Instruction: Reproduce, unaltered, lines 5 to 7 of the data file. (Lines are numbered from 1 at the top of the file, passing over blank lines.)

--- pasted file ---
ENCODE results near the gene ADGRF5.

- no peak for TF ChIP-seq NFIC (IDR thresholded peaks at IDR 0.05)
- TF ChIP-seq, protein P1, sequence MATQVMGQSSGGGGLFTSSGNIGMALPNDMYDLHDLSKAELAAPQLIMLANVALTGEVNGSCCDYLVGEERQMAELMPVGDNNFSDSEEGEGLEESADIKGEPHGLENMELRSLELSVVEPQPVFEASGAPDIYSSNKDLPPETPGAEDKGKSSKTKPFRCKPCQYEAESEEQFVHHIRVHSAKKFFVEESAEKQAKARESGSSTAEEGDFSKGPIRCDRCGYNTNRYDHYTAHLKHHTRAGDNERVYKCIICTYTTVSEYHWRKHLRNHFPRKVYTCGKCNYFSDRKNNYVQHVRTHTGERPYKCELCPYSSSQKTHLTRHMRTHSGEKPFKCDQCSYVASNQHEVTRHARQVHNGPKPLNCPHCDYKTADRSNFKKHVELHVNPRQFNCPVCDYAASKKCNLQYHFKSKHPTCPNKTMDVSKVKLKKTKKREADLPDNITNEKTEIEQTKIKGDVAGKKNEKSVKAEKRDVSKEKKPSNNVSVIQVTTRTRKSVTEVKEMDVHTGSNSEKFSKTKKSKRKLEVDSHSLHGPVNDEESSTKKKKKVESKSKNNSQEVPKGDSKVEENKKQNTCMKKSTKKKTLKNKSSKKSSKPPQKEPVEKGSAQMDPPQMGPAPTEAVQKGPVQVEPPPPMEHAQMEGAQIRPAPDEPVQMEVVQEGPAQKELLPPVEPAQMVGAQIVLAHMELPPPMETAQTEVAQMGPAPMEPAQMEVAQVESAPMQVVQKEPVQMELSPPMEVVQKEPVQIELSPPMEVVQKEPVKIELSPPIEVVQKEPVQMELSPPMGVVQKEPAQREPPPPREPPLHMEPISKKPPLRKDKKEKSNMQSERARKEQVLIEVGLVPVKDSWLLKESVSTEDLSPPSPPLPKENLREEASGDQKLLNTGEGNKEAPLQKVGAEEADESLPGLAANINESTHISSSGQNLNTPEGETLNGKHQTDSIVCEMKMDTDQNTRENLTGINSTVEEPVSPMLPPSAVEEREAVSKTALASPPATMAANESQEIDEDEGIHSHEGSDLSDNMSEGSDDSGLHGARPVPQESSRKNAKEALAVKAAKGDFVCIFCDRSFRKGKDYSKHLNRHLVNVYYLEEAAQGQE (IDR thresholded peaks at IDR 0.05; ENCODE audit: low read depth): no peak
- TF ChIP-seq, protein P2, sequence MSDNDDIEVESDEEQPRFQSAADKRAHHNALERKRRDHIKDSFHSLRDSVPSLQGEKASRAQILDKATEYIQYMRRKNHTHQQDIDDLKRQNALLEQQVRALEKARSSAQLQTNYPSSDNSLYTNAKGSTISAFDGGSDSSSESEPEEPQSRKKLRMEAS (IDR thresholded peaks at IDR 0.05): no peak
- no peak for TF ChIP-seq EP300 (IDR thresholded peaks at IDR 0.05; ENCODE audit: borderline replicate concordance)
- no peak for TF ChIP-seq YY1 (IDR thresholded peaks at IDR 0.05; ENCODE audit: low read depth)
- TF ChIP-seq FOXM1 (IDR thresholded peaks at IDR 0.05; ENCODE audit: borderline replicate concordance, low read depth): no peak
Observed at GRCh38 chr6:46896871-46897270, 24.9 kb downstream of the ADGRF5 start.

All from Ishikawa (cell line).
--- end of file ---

- no peak for TF ChIP-seq EP300 (IDR thresholded peaks at IDR 0.05; ENCODE audit: borderline replicate concordance)
- no peak for TF ChIP-seq YY1 (IDR thresholded peaks at IDR 0.05; ENCODE audit: low read depth)
- TF ChIP-seq FOXM1 (IDR thresholded peaks at IDR 0.05; ENCODE audit: borderline replicate concordance, low read depth): no peak